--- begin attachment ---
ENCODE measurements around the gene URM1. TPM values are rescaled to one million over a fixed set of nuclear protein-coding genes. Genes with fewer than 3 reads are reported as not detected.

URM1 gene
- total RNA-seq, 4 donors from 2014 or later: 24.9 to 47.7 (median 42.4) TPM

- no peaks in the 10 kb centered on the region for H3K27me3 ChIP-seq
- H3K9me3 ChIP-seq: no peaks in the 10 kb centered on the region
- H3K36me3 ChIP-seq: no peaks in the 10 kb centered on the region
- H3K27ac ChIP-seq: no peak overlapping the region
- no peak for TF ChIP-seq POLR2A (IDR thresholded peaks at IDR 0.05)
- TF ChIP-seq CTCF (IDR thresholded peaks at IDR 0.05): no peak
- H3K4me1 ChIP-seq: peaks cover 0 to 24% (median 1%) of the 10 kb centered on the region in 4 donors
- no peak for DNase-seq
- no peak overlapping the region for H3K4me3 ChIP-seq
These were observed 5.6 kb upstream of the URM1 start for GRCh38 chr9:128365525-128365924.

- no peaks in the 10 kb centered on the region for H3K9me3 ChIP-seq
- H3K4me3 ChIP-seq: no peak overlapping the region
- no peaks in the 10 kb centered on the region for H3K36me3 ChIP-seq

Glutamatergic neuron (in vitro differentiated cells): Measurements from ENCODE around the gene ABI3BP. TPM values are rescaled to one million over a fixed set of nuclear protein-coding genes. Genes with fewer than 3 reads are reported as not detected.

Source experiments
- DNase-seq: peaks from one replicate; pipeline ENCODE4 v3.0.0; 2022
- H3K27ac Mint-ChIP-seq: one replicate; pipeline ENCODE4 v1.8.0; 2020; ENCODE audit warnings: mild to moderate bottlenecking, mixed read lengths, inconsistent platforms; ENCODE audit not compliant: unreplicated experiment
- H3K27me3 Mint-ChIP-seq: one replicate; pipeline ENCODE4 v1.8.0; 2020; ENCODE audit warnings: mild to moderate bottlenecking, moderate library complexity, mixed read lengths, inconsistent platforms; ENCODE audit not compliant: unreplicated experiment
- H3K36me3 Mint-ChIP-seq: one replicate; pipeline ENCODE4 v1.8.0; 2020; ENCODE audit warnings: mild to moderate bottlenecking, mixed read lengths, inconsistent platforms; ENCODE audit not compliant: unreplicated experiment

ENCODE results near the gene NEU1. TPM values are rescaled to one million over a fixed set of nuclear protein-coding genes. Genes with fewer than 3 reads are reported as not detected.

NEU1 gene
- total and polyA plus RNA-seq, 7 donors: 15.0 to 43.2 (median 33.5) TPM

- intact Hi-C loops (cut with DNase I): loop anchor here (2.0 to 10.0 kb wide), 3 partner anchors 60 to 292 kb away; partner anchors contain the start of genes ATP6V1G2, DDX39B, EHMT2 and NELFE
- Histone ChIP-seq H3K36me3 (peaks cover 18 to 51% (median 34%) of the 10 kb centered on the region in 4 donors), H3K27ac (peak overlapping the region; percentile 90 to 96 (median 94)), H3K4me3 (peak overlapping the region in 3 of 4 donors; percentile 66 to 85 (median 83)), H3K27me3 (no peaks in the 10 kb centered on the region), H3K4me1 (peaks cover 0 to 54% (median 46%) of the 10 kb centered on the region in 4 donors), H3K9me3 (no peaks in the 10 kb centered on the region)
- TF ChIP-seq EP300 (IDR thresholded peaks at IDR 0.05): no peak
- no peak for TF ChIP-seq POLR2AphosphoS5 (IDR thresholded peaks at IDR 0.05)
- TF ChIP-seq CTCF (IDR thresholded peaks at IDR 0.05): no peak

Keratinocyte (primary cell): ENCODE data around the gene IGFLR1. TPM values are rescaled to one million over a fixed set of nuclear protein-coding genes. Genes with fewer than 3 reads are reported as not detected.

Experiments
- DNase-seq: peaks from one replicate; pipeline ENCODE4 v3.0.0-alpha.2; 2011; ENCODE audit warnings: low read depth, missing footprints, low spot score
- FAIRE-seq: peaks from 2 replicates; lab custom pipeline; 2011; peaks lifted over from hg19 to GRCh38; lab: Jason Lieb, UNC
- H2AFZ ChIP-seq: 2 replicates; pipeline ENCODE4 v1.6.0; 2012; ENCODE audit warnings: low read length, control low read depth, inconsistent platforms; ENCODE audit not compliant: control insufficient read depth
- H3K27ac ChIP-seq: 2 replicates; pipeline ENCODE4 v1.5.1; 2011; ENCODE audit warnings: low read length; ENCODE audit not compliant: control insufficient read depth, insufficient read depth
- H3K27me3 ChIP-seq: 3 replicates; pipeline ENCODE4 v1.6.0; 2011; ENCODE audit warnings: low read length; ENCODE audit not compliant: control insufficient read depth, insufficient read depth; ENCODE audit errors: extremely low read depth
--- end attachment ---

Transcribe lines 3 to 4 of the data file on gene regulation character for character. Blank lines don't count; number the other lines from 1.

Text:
- total RNA-seq, 4 donors from 2014 or later: 24.9 to 47.7 (median 42.4) TPM

- no peaks in the 10 kb centered on the region for H3K27me3 ChIP-seq